“It is truly humbling to be recognized among many of my scientist peers from so many disciplines. We strive to ensure that the frontiers of scientific knowledge continue to advance and be of service to all our communities. My hope is that my work continues to help nurses, patients, all clinicians, and the health care system so that we are delivering the highest quality care to patients possible.”

PECASE was established in 1996 and now serves to acknowledge the contributions scientists and engineers have made to the advancement of science, technology, education, and mathematics education and to community service as demonstrated through scientific leadership, public education, and community outreach.

To learn more about Sarah Collins Rossetti, an assistant professor of biomedical informatics and nursing at Columbia University who was recently awarded the Presidential Early Career Award for Scientists and Engineers (PECASE), visit here.

Indiana University School of Nursing Faculty Awarded $2 Million Grant for Chronic Disease Management Research

Indiana University School of Nursing Faculty Awarded $2 Million Grant for Chronic Disease Management Research

Two School of Nursing faculty members from Indiana University (IU) have been award a $2 million grant from the National Institutes of Health to develop nurse scientists dedicated to looking for new ways to manage serious chronic diseases.

The program will be run by nurse researchers Susan Rawl and Susan Pressler. They have designed the program to train nurses who have completed their master’s or PhD in nursing with an interest in conducting scientific research and reporting their findings.

Rawl tells insideindianabusiness.com, “It gives them the knowledge and skills to pursue cutting-edge science to help patients and families self-manage chronic conditions.”

Nurse researchers who participate in the program will be tasked with looking for new ways to prevent and manage the care of patients who suffer from long-term health conditions like cancer, heart failure, and Alzheimer’s disease. The $2 million in grant funding will go toward a fellowship program for new predoctoral and postdoctoral students. After completing the program, nurse researchers will be able to develop and apply frameworks that guide research and develop interventions in those serious health cases.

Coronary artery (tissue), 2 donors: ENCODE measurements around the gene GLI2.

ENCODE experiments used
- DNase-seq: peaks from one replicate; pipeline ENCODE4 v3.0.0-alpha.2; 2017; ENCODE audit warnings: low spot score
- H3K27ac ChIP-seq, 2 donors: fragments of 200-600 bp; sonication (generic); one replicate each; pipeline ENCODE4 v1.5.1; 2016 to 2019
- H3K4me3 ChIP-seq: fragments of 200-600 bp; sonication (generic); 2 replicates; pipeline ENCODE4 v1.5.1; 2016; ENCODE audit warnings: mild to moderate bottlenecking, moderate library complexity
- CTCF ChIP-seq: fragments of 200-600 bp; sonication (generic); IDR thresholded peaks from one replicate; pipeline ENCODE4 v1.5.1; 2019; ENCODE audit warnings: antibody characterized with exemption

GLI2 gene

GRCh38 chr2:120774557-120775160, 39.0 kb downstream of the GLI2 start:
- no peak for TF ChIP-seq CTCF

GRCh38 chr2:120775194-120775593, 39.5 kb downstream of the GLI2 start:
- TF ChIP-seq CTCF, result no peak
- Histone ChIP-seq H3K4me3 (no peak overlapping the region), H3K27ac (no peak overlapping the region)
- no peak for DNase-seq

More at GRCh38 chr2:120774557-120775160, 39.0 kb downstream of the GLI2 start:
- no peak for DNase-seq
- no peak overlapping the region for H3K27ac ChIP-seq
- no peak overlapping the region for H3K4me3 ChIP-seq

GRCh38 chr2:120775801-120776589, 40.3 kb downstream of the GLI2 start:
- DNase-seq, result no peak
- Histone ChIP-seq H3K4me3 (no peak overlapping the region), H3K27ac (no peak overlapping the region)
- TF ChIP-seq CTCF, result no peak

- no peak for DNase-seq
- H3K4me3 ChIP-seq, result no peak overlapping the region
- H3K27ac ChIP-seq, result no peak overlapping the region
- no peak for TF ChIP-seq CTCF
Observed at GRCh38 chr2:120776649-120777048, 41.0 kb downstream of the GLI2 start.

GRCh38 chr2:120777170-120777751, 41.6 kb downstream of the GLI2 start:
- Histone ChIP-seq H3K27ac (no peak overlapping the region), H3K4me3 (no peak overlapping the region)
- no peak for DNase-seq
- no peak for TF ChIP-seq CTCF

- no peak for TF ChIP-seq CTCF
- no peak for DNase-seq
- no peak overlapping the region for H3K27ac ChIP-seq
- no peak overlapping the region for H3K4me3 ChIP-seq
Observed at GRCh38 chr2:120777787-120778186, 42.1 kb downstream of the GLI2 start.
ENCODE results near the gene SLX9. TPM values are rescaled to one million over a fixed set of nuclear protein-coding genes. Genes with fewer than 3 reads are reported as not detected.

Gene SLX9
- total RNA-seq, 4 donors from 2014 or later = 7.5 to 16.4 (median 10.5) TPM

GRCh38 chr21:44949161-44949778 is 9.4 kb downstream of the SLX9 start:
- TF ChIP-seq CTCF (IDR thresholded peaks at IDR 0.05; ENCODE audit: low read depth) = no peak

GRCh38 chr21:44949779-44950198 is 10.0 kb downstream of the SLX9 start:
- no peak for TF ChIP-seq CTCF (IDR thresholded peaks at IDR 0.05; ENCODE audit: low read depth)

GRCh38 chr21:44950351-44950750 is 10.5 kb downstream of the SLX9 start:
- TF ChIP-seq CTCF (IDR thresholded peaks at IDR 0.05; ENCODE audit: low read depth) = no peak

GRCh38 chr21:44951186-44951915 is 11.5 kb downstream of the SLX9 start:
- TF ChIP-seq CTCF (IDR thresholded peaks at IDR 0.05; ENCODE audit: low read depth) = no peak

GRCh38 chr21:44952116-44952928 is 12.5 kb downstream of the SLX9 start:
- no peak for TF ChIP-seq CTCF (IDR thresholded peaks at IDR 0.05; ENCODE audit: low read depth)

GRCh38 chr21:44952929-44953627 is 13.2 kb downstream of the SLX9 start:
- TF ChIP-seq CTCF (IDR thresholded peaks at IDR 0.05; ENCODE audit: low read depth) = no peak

To learn more about the $2 million grant awarded to nursing faculty in the Indiana University School of Nursing to help fund chronic disease management research, visit here.

Samford University’s Ida Moffett School of Nursing Receives $3.5M Nurse Practitioner Residency Grant

Samford University’s Ida Moffett School of Nursing Receives $3.5M Nurse Practitioner Residency Grant

Samford University’s Ida Moffett School of Nursing recently received a four-year, $3.5 million grant to help the university place nurse practitioner graduates in rural, underserved areas for primary care residency.

The nurse residency program is part of the US Department of Health and Human Services’ Advanced Nursing Education – Nurse Practitioner Residency Program Grant, which is designed to prepare new nurse practitioners to deliver high-quality primary care in community-based settings. The primary care residency is a year-long program in which nurse practitioner residents will complete academic coursework and clinical hours in rural and underserved areas.

Nena Sanders, vice provost of the Samford University College of Health Sciences and Dean of the School of Nursing, tells alabamanewscenter.com, “For nearly 100 years, Ida Moffett School of Nursing has prepared well-equipped, compassionate nurses to serve the underserved. This grant affords us the opportunity to enhance the knowledge and skill sets of our graduates and intentionally place caring, competent nurse practitioners where the needs are greatest.”

The grant will facilitate the launch of the primary care nurse residency which will be housed in the School of Nursing. The program will focus on developing new family nurse practitioners with the knowledge, skills, and attitudes necessary to improve the quality and safety of rural health care systems.

Out of 67 counties in Alabama, 55 of them are considered rural and only two of those 55 are considered to have the minimum number of providers available. During their rotations, residents will receive training in vital telehealth technology to help reduce accessibility issues for patients who are forced to travel long distances to seek necessary care.

To learn more about the four-year, $3.5 million grant awarded to Samford University’s Ida Moffett School of Nursing  to help the university place nurse practitioner graduates in rural, underserved areas for primary care residency, visit here.